A full discography of some 13 CD’s her work has been hailed by Country Music People Magazine as “some of the very best country songs of recent years” and Joni herself as “one of country music’s most underrated writers." 

Her daughter, Olivia, has been honing her own musical craft, with a deftness and talent that is clearly gaining traction. RAA were by turn, delighted, amused, introspective, and moved by their incredible harmonies, heartfelt lyrics, and true to the bone, authenticity. And honestly, Joni’s tribute to Merle Haggard, brought his presence right into the room.

But, of course, true to Country Music, this is not where the richness ends. Bringing it all back home: Rhonda Bullock, while visiting this mother/daughter dynamo some time ago, shared a tribute she had written to her own grandfather with them. Imagine if someone puts the most thoughtful, loving words about the enormous impact on themselves, family and community by a dearly missed and true giant of a man, then puts it to the simplest and sweetest melody, and gifts it to the most skilled harmonizers, who can not only deliver tenderness, but raise it unequivocally in an audience’s experience. Well, if you can imagine all of that, you have a taste of the sincerity, beauty and sweet joy that visibly moved our local audience.

All because, somebody knew someone who knew somebody else, who - and there it goes; and lucky for Raymond, right to the RVCC stage.

High School student explores the medical field

By Lanet Hane

Maine is in need of an increasing number of medical professionals at all levels, and Maine Medical is hoping to interest more high school students in the profession through its Medical Explorer’s program.

Abigail Nelson and others learning about the
role of an EMT
The Medical Explorer’s program is a free, 8-week program hosted by Maine Medical as part of their overall pipeline program. It is an opportunity for high school students interested in a variety of medical careers to learn more about a wide range of opportunities and what is involved in the day-to-day life of those occupations.

Abbey Nelson is a Windham High School student who made it into this program this fall, “I talked to a lot of seniors who had shadow experiences doing their Capstone projects and realized they weren’t interested in the field,” she said. “This class has been a chance for me to access professional information about the field and connect with the right people to understand whether it is for me.”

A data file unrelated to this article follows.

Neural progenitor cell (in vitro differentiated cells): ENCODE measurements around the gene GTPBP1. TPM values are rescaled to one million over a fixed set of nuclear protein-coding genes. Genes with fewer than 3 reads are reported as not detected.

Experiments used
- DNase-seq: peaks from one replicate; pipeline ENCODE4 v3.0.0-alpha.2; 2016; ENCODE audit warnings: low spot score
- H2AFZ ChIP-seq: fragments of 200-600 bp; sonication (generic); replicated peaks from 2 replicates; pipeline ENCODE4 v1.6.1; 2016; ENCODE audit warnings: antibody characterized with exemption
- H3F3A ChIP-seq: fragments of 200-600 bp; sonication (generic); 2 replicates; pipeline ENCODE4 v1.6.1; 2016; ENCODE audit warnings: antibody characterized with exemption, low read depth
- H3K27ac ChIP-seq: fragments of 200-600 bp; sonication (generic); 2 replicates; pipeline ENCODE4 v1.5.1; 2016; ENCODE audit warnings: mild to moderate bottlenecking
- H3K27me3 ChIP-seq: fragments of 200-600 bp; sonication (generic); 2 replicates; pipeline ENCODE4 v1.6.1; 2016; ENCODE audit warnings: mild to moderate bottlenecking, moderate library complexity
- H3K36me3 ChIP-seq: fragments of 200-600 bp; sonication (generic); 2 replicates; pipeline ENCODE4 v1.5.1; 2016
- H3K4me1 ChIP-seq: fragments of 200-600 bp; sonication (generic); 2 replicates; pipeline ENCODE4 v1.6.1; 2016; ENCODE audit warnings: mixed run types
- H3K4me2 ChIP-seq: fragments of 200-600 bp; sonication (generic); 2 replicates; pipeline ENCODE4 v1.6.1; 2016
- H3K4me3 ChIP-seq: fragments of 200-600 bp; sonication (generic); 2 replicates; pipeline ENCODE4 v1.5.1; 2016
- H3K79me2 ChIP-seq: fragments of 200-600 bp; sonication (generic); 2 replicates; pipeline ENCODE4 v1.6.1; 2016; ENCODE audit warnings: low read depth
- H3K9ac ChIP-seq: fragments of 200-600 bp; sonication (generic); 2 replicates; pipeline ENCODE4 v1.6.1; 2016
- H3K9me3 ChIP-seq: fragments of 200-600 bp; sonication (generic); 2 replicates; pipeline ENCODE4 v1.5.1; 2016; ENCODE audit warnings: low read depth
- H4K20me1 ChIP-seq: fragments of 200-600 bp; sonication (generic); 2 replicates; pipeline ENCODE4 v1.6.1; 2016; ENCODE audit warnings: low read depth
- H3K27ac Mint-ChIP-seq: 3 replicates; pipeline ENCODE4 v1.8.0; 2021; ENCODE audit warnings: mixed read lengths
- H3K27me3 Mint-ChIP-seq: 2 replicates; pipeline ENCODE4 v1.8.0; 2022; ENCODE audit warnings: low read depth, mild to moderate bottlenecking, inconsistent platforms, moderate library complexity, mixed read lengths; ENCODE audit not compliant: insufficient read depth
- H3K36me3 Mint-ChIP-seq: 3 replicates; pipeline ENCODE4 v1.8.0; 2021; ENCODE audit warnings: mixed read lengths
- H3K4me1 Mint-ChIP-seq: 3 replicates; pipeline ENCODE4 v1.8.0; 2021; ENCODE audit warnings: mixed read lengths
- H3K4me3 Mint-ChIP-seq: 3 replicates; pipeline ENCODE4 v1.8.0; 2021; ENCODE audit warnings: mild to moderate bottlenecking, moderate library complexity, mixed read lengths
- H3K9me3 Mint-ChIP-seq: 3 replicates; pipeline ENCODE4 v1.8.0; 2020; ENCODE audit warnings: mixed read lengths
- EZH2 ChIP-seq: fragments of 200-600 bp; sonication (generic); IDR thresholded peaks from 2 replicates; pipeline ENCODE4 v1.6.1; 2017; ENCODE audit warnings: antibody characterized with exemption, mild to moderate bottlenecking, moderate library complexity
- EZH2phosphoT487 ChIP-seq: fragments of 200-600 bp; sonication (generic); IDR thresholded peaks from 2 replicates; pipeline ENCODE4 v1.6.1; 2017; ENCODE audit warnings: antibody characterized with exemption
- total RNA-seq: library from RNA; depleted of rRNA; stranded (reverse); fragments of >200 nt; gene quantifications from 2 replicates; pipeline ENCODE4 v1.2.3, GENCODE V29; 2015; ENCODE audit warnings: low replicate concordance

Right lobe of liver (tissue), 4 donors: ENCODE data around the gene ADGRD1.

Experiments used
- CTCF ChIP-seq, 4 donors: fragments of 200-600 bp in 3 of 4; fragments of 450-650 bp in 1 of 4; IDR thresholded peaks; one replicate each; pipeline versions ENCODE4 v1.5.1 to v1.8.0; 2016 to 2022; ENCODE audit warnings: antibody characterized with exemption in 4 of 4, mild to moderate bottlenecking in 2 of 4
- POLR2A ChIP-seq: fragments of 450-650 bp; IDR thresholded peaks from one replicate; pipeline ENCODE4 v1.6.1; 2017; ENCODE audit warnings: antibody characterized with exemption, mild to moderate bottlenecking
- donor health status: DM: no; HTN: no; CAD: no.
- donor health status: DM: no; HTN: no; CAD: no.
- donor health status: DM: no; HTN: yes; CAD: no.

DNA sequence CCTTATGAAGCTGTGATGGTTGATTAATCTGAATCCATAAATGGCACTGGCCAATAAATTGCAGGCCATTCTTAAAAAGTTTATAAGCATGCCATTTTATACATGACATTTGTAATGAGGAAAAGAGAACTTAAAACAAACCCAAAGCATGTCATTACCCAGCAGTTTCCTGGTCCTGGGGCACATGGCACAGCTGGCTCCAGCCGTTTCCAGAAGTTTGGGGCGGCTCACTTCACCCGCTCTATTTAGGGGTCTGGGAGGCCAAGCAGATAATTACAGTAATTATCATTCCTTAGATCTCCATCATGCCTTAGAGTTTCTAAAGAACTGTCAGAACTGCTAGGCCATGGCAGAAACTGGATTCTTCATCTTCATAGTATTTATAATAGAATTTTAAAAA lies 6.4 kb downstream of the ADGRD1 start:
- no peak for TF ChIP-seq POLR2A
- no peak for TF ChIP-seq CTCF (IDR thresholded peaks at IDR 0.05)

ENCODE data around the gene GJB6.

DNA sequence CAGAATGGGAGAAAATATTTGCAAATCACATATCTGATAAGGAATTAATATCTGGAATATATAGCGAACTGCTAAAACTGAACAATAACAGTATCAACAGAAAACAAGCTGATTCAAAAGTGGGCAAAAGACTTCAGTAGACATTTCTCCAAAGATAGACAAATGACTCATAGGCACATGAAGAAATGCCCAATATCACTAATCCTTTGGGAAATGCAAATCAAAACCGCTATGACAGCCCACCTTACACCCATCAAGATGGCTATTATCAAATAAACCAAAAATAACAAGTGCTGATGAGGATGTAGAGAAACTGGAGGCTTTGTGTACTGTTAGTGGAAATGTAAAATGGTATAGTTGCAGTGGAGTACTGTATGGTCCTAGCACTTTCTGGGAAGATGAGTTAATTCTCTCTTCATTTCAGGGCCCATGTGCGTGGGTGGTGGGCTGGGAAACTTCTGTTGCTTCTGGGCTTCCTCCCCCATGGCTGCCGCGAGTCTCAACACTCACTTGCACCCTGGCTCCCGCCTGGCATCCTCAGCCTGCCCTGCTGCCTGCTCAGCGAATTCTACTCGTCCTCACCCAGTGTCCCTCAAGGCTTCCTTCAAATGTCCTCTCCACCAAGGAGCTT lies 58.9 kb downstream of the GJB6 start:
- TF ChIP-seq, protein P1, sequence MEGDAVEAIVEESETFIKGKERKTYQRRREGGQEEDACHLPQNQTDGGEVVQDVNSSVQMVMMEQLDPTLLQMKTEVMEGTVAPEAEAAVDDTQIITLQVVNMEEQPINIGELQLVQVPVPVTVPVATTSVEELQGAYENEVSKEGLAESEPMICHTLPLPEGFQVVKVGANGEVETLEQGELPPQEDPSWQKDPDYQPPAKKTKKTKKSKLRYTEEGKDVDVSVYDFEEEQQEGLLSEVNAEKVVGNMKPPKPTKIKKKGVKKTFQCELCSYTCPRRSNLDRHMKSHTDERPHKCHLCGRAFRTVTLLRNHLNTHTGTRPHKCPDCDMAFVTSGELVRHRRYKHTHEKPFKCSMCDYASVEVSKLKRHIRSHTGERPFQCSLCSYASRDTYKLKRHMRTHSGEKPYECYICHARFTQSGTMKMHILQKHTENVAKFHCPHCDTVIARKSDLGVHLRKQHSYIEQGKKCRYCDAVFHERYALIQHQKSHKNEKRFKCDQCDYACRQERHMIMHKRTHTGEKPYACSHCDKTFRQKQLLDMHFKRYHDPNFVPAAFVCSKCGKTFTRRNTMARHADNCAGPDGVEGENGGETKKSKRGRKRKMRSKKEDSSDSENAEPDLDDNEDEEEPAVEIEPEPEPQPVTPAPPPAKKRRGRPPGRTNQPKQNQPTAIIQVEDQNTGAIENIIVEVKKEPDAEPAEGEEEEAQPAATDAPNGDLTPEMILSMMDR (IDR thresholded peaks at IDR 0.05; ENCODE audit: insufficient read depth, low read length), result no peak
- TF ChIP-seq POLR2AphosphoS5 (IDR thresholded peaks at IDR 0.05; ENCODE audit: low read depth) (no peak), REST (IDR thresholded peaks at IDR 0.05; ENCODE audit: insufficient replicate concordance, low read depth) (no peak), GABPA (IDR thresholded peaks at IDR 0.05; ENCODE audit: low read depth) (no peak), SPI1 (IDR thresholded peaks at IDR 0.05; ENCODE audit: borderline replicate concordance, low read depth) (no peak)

The professional information Nelson talks about is the result of a variety of guest speakers, including doctors and other health professionals who come into the 90-minute weekly classes to share about their experience in the profession. The class had also included trips to a simulation lab at a college and the fire department.

Alongside clear information about the life of individuals in health occupations, participants have the chance to hear from college staff who explain the process of getting into medical school and help students understand the steps they need to take to be prepared and get into the programs of their choice.

“The chance to network in this program has been so valuable,” Nelson stated. “Because of new connections, I am now considering attending USM, which wasn’t even on my radar before.”

Because of how interactive and helpful it is, the program fills up quickly each session. Luckily for Abbey, once she was accepted into the fall session, she now has the choice to return in the spring session. She plans to do so; “An extra 90-minute class once a week doesn’t sound exciting, but once you get into the program, you’ll understand. This class has helped me see what a rewarding career I can have in the medical field, and I am excited to dive even deeper this spring.”

Hundreds of “Superheroes” gather at RTT benefit